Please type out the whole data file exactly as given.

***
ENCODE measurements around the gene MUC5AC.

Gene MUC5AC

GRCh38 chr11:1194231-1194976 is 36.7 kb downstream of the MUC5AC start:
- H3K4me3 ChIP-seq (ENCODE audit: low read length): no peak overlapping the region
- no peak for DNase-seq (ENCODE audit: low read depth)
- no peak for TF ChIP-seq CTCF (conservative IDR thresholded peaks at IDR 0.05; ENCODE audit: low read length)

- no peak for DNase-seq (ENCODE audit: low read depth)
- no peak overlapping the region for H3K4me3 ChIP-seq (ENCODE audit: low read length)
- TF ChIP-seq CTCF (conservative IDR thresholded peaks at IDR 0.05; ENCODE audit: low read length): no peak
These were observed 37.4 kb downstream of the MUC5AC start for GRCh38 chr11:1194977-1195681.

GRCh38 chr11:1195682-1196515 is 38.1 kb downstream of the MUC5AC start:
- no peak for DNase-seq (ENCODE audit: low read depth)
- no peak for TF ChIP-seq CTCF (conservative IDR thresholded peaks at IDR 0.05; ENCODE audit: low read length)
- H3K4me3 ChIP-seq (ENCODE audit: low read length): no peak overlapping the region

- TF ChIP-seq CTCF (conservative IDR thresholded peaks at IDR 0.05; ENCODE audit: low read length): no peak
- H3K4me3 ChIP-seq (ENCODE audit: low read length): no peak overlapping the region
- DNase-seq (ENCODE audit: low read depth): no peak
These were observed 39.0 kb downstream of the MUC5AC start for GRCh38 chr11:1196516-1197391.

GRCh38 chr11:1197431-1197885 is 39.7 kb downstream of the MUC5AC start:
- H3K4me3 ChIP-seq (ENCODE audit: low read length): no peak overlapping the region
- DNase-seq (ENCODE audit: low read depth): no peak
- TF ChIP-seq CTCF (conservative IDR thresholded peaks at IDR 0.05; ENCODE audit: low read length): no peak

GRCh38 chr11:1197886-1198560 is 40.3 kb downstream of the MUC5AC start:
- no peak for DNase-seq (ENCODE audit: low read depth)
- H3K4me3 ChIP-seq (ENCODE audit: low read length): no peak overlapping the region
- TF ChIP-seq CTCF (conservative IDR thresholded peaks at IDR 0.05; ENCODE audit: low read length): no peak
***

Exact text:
ENCODE measurements around the gene MUC5AC.

Gene MUC5AC

GRCh38 chr11:1194231-1194976 is 36.7 kb downstream of the MUC5AC start:
- H3K4me3 ChIP-seq (ENCODE audit: low read length): no peak overlapping the region
- no peak for DNase-seq (ENCODE audit: low read depth)
- no peak for TF ChIP-seq CTCF (conservative IDR thresholded peaks at IDR 0.05; ENCODE audit: low read length)

- no peak for DNase-seq (ENCODE audit: low read depth)
- no peak overlapping the region for H3K4me3 ChIP-seq (ENCODE audit: low read length)
- TF ChIP-seq CTCF (conservative IDR thresholded peaks at IDR 0.05; ENCODE audit: low read length): no peak
These were observed 37.4 kb downstream of the MUC5AC start for GRCh38 chr11:1194977-1195681.

GRCh38 chr11:1195682-1196515 is 38.1 kb downstream of the MUC5AC start:
- no peak for DNase-seq (ENCODE audit: low read depth)
- no peak for TF ChIP-seq CTCF (conservative IDR thresholded peaks at IDR 0.05; ENCODE audit: low read length)
- H3K4me3 ChIP-seq (ENCODE audit: low read length): no peak overlapping the region

- TF ChIP-seq CTCF (conservative IDR thresholded peaks at IDR 0.05; ENCODE audit: low read length): no peak
- H3K4me3 ChIP-seq (ENCODE audit: low read length): no peak overlapping the region
- DNase-seq (ENCODE audit: low read depth): no peak
These were observed 39.0 kb downstream of the MUC5AC start for GRCh38 chr11:1196516-1197391.

GRCh38 chr11:1197431-1197885 is 39.7 kb downstream of the MUC5AC start:
- H3K4me3 ChIP-seq (ENCODE audit: low read length): no peak overlapping the region
- DNase-seq (ENCODE audit: low read depth): no peak
- TF ChIP-seq CTCF (conservative IDR thresholded peaks at IDR 0.05; ENCODE audit: low read length): no peak

GRCh38 chr11:1197886-1198560 is 40.3 kb downstream of the MUC5AC start:
- no peak for DNase-seq (ENCODE audit: low read depth)
- H3K4me3 ChIP-seq (ENCODE audit: low read length): no peak overlapping the region
- TF ChIP-seq CTCF (conservative IDR thresholded peaks at IDR 0.05; ENCODE audit: low read length): no peak